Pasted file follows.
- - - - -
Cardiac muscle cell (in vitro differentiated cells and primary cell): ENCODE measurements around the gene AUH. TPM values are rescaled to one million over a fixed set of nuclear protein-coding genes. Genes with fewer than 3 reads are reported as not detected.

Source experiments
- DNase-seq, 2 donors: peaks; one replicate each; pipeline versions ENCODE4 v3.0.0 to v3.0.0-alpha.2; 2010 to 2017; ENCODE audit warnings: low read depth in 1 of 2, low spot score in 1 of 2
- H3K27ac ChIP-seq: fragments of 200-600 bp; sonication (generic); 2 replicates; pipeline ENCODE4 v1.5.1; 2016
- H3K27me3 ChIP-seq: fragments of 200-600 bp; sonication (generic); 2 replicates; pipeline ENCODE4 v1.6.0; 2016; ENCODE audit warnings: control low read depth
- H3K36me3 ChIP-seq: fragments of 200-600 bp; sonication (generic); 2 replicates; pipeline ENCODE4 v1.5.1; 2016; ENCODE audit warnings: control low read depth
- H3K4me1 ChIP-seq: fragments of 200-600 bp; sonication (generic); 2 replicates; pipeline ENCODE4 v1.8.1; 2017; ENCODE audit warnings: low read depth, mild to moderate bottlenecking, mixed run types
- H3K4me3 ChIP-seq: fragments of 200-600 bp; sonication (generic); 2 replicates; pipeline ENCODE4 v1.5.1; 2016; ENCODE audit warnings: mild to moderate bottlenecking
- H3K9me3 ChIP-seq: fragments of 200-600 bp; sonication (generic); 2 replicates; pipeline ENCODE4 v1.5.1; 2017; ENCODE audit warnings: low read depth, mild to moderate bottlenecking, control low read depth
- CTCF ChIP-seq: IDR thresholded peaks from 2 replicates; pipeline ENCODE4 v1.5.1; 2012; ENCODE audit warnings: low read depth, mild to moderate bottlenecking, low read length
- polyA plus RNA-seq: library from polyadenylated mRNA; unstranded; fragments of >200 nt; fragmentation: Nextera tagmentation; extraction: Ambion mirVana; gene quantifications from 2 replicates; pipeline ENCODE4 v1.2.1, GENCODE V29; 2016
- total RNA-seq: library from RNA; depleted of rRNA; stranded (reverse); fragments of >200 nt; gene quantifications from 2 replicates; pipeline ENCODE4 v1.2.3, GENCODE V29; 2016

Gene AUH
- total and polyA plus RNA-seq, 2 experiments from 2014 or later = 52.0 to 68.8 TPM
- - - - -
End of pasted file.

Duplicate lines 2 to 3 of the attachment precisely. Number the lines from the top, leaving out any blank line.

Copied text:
Source experiments
- DNase-seq, 2 donors: peaks; one replicate each; pipeline versions ENCODE4 v3.0.0 to v3.0.0-alpha.2; 2010 to 2017; ENCODE audit warnings: low read depth in 1 of 2, low spot score in 1 of 2